Persuasive vs. Argumentative Writing Differences

 Persuasive vs. Argumentative Writing Differences
Image Credit by = Hector Mota

There are several issues to consider when trying to determined the differences between persuasive and argumentative writing. Now that both college and career-ready standards include argumentative writing at all grade levels, this is even more important. Because they are so similar, argumentative and persuasive essays are often confused. For students, writers or anyone else who want to better decipher the types of writing to use, these tips are important to know and understand.


The Major Difference –


The Common Core State Standards (CCSS) agree that argument and persuasive writing are related. However, they are not quite the same thing. Although similar in nature, there are some major differences among an argumentative essay and a persuasive one. For the most part, argumentative writing uses both logic and reason to make its case. On the other hand, persuasive writing is mostly based on opinions and emotions. This means that the greatest differentiating factor is evidence.

Evidence, when used in writing arguments, is more than a hunch or an opinion. What qualifies as evidence is more than just a reason. Simply stating that you like cats, because they are playful, is not evidence. Anything that’s recordable, solid or factual information, can be considered evidence. Anything you can ask, and cite as your source, can be used as evidence.


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Persuasive Writing –


According to history, persuasive writing is based on the principles developed by the early Greek Rhetoricians. Some examples of these great oral convincing orators are Socrates and Aristotle. Back then, all speeches were oral, not written as they are mostly done today.

Any writing that attempts to convince the readers to agree with the author’s ideas or opinions, can be considered persuasive writing. The reason for this is because a writer can use his or her own opinions, ideas or emotions, to make their point. Their main objective is to convince the reader to agree with the writer’s opinion. In any event, an argumentative writer needs to gather evidence, research and facts for making his or her point. On the other hand, a great persuasive writer can cleverly write his or her content without knowing much. One of the reasons for this is because a persuasive writer appeals to readers emotions as opposed to their intellectual minds. Many people believe that this is why writers who are really passionate about a subject or matter they truly believe in, can be more convincing.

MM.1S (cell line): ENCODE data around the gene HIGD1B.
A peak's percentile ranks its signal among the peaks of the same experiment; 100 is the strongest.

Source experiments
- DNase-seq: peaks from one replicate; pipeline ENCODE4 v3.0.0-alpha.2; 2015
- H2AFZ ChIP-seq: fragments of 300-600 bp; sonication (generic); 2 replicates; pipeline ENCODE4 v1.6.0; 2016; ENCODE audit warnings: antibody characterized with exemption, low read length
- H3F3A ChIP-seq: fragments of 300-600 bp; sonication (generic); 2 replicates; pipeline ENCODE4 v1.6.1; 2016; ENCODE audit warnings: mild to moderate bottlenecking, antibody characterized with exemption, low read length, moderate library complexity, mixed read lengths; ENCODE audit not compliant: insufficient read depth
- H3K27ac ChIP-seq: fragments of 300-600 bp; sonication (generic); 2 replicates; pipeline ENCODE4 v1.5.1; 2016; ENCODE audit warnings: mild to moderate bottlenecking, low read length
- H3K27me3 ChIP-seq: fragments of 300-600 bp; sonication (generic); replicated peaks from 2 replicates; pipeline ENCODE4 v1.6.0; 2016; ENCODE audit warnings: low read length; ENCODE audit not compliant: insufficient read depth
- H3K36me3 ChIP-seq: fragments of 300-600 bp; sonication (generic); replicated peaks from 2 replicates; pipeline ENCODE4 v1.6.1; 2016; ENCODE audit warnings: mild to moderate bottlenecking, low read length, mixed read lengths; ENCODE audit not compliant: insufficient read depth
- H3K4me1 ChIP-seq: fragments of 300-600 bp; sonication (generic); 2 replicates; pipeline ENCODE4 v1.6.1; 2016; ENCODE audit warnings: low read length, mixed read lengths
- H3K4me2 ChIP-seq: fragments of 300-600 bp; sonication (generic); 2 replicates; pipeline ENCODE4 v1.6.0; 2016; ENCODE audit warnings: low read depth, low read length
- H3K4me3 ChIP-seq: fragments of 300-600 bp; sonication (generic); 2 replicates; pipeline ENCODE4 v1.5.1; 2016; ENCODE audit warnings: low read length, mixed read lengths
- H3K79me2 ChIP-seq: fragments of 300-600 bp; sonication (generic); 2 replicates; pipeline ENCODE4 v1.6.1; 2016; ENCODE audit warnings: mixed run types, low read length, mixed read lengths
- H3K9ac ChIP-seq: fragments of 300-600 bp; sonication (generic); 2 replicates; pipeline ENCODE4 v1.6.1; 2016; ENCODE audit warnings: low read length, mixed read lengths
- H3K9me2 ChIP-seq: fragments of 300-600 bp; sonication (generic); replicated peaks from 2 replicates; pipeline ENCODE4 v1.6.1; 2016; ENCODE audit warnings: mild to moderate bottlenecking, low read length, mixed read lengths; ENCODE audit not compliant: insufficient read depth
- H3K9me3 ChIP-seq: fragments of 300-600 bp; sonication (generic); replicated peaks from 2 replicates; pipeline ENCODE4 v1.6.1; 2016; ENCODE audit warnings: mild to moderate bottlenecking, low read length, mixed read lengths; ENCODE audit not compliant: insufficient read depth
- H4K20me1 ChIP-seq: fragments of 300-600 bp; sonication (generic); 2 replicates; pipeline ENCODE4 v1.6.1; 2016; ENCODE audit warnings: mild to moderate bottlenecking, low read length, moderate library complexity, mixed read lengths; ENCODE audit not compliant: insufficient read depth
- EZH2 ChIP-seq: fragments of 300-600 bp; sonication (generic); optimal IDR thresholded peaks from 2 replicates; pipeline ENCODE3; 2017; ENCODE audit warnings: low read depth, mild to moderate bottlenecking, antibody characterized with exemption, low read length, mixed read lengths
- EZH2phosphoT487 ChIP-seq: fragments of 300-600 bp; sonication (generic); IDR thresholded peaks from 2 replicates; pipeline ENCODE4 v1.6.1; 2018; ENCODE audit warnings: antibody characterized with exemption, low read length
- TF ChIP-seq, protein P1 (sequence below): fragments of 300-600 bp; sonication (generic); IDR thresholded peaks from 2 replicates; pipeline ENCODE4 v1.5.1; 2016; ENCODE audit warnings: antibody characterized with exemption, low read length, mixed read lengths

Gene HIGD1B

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Argumentative Writing –


Unlike persuasive writing which appeals to a reader’s emotions, argumentative writing requires the author to investigate a topic. The author will need to generate, collect and evaluate the evidence he or she will use. Once that is done, they can then establish their position on the topic or issues in a concise and accurate manner. When trying to prove or defend a point, a good argumentative writer needs to gather all the facts and figures they may need to do so. They will also need to do a thorough research to help them debate their belief or opinion to the reader with facts. Argumentative essays are often times referred to as debates on paper. By using evidence, they can attempt to discredit and eliminate the opinion or position of the opposing view. A great argumentative essay or writing, will contain substantiated claims based on sufficient and relevant evidence or information. The writing warrants statements, stats and/or facts about how evidence supports each claim. Lastly, there is also the counterclaims and rebuttals. These need to respond and refute (even if trying) to discredit opposing arguments and views.